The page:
I’m going to lift the definition from Wikipedia, which cites the American Restatement of Contracts:
A promise which the promisor should reasonably expect to induce action or forbearance of a definite and substantial character on the part of the promisee and which does induce such action or forbearance is binding if injustice can be avoided only by enforcement of the promise.
So, roughly speaking, the elements to be made out are as follows:
1. A promise;
2. Which the promisor should reasonably expect to induce action or forbearance of action on the part of the promisee;
3. Which does induce such forebearance; and
4. Injustice that can be avoided only by enforcement of the promise.
It’s clear from the CBA that no contract is formed in these circumstances. That does not, however, end the story – there’s still the question of whether a court would protect the expectations of the wronged party. The Oilers/Nylander case was considerably different than the Capitals/Belanger case, in that I think the Oilers would have had considerable trouble in showing that they had suffered some loss as a result. The Nylander thing fell apart quickly and he was a second tier free agent – what, precisely, would they have lost by waiting for Nylander to sign a deal?
In Belanger’s case, it’s a bit different. I think that the first two elements are pretty clearly made out. Rajeev Ananda, a frequent commenter here and a very smart guy, vehemently disgarees with me on the second point – if I understand his argument correctly, he doesn’t think that the Capitals should be held to have expected that Belanger would rely on their promise of a contract. I vehemently disagree with him on that – I think advancing that argument is tantamount to saying “We never thought someone would be so foolish as to believe what we were telling them” but he’s a bright guy and there’s a point of dispute there.
Belanger has signed a $750,000 contract with the Coyotes after five weeks of getting strung along by the Capitals, if you accept his agent’s story at face value. James attaches a complete copy of the agent’s letter to the Capitals and it’s well worth reading. It includes this paragraph:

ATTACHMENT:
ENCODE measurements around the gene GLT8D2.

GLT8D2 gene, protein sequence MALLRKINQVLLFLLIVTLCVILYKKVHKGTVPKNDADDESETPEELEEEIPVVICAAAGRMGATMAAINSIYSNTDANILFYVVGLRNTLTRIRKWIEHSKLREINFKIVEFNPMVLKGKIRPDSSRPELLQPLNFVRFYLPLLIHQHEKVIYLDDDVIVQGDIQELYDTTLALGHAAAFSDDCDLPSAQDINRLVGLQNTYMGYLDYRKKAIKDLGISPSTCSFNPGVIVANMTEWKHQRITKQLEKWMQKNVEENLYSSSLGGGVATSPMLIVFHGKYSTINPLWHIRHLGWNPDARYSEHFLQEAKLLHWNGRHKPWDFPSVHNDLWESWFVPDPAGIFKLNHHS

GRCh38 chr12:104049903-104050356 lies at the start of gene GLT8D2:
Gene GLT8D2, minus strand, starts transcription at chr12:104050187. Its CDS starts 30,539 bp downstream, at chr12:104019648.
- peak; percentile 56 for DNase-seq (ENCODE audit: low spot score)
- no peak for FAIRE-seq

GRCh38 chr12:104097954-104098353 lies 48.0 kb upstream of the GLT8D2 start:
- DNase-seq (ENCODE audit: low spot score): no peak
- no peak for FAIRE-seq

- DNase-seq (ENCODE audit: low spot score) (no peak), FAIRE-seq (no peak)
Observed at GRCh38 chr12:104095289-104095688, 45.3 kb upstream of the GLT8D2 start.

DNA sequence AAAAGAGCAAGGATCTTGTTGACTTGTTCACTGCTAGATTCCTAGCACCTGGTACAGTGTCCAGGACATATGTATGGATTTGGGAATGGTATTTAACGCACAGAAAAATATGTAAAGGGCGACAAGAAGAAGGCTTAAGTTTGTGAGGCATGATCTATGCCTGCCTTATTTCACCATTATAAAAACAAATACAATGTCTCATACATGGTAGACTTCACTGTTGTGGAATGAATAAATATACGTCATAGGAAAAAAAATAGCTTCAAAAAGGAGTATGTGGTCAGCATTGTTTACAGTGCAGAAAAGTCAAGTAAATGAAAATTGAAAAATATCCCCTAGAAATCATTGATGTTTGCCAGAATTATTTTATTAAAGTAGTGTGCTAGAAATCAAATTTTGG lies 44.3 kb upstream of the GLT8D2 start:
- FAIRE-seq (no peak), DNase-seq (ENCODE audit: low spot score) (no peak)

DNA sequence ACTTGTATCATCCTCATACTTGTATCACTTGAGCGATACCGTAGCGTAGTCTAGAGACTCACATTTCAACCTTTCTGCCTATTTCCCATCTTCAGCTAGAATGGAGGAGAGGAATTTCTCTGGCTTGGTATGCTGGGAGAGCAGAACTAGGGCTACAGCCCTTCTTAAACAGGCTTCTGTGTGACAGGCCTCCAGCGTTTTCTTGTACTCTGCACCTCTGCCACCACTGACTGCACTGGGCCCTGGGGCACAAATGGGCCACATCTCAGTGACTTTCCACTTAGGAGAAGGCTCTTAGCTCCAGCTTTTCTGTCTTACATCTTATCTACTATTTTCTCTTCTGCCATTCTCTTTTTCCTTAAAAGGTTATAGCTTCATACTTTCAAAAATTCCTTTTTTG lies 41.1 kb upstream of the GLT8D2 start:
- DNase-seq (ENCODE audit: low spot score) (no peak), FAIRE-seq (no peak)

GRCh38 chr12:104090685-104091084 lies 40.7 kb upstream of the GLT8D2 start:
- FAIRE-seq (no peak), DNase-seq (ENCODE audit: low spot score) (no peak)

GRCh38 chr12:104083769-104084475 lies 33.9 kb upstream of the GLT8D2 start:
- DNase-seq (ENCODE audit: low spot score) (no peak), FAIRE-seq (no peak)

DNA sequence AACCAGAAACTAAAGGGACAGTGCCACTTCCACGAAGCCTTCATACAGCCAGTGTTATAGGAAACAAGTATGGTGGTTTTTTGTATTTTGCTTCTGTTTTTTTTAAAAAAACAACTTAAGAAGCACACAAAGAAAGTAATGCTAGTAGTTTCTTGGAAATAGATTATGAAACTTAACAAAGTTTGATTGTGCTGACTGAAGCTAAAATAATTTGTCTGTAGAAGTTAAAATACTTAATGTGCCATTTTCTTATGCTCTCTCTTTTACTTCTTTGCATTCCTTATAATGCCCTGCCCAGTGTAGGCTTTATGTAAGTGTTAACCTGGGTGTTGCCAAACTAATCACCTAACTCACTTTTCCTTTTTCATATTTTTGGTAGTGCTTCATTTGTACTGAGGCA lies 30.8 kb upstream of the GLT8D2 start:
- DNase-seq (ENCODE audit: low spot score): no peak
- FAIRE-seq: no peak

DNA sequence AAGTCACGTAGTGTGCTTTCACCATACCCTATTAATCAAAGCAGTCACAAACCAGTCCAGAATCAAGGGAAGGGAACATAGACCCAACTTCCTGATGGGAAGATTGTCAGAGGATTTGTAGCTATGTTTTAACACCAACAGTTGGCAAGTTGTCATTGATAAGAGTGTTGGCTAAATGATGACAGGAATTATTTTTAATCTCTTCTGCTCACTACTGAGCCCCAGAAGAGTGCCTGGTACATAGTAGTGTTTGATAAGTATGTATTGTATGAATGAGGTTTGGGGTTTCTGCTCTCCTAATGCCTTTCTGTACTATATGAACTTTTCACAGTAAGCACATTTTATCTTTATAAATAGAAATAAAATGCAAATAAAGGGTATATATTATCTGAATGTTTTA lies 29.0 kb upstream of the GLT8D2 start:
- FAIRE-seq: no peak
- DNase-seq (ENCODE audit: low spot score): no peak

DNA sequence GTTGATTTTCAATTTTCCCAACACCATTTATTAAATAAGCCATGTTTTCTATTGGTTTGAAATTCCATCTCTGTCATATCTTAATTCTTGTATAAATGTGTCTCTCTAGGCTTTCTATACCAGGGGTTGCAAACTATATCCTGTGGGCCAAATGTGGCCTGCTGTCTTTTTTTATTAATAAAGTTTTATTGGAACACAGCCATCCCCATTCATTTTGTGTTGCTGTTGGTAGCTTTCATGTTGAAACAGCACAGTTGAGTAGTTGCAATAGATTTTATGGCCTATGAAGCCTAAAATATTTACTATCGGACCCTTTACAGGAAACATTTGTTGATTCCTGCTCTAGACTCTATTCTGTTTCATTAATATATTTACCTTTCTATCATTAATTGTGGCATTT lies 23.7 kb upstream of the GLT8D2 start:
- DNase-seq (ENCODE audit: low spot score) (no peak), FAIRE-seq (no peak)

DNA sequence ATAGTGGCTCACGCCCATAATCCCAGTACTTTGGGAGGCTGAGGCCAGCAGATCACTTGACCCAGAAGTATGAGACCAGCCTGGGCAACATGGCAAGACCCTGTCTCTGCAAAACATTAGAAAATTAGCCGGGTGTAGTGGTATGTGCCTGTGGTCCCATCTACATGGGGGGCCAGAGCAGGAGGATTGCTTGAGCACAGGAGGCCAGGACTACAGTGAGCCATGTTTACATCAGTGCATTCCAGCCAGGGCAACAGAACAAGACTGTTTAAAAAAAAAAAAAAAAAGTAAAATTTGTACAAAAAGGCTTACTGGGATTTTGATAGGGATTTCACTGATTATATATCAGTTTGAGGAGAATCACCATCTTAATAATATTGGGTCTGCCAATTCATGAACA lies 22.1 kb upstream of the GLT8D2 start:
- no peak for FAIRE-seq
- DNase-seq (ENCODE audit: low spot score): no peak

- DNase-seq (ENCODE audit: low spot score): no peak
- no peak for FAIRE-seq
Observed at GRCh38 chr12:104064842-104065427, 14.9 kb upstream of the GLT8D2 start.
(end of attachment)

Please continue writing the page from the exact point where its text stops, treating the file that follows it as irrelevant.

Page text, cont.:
As a matter of fact on the August 17th call, Don said for the first time that while you were trying to get this done there was “no guarantee” that the trade would be made and therefore you might not be in the position to sign eric. In response to that I told Don that our agreement was never a matter of “if” the trade was done , it was a matter of “when” it got done. Don stated that that was “true, but the market changed.” I reminded him of the commitment he asked eric to give to washington by agreeing to the deal and not going back on that agreement once you made the trade (and thereby discontinuing conversations with the other teams) and the teams equal commitment to eric, a veteran of over 600 NHL games who has a reputation of doing whatever he has to for the good of the team. In light of all of the positive reinforcement that we were given throughout the weeks proceeding the August 17th call, the new “no guarantee” position was very upsetting and I believe very unfair. While Don has now taking to repeating “you can move on if your restless” I have repeatedly said to him that with training camp 2+ weeks away, there are no longer situations for us to move on to!